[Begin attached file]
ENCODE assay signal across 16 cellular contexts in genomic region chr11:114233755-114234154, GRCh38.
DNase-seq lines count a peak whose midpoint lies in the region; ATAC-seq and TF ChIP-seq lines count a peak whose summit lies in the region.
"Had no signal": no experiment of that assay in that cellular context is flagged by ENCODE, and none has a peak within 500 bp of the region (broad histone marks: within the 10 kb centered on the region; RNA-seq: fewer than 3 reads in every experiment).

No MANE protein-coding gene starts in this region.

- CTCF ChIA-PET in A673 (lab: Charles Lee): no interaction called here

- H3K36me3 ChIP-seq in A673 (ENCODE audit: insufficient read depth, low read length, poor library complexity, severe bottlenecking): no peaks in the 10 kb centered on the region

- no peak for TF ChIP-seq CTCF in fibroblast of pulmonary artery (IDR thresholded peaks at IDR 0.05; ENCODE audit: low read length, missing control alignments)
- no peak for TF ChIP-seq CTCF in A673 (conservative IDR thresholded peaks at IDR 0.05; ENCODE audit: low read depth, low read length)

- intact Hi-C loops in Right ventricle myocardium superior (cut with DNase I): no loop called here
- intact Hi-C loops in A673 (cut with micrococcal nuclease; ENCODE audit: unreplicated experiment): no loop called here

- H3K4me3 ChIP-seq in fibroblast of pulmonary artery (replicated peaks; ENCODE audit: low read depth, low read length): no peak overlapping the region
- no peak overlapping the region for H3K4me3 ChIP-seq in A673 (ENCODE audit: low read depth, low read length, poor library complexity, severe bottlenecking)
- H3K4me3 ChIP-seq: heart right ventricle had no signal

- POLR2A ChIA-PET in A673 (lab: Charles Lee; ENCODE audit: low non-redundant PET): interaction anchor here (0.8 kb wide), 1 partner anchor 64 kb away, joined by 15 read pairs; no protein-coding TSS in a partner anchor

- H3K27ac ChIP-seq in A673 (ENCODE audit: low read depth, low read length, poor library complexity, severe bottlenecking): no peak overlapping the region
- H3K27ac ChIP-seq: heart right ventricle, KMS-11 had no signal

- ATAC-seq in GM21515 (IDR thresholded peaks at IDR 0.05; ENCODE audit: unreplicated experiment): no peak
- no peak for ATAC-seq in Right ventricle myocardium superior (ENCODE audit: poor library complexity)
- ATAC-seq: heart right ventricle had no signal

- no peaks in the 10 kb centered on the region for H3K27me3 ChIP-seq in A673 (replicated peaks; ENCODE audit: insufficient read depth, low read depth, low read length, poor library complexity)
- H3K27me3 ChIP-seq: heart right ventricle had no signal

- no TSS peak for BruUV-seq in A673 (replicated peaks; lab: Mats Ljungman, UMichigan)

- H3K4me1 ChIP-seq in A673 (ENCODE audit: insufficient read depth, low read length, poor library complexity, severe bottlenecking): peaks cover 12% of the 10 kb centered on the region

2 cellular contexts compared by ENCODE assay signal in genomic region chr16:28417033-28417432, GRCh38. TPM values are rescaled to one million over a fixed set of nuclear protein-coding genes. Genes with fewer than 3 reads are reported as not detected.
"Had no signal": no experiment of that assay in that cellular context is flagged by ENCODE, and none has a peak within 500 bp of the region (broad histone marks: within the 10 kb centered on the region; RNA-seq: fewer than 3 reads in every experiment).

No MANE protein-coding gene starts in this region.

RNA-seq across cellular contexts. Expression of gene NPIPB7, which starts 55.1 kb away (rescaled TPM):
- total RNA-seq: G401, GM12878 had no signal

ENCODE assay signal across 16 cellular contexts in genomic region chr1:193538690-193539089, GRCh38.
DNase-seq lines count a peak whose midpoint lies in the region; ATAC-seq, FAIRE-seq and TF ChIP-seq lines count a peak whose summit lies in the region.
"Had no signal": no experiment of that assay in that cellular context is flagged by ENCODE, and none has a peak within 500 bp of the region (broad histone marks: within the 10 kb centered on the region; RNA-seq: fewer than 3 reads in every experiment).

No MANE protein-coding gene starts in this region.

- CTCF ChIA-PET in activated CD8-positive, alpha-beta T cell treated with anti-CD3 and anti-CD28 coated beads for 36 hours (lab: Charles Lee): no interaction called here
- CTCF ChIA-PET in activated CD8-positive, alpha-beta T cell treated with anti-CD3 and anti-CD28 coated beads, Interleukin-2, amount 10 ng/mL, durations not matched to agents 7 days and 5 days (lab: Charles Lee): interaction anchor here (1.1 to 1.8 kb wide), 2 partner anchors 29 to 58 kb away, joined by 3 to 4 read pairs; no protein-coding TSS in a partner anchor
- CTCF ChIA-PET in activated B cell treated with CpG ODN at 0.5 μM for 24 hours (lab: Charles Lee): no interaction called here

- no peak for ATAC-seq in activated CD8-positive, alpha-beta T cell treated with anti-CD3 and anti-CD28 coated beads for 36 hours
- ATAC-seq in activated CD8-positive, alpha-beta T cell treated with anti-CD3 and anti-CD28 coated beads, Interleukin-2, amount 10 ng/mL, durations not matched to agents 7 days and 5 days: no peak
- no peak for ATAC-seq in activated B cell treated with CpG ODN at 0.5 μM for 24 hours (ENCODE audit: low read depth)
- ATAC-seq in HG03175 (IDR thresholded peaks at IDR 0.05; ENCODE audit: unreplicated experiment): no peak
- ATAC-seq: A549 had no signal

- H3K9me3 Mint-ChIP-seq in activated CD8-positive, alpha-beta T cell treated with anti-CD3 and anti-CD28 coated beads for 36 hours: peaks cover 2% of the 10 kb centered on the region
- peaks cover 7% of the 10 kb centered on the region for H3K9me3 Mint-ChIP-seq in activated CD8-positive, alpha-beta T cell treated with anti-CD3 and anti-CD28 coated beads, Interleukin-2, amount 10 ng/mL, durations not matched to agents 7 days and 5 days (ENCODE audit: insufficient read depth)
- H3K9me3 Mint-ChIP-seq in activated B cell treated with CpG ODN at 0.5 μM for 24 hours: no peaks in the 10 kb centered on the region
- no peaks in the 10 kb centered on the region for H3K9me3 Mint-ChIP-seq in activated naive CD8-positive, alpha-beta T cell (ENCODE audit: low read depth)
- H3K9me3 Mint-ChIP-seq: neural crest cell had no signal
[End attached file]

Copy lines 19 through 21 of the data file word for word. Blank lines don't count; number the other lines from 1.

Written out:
- ATAC-seq: heart right ventricle had no signal

- no peaks in the 10 kb centered on the region for H3K27me3 ChIP-seq in A673 (replicated peaks; ENCODE audit: insufficient read depth, low read depth, low read length, poor library complexity)
- H3K27me3 ChIP-seq: heart right ventricle had no signal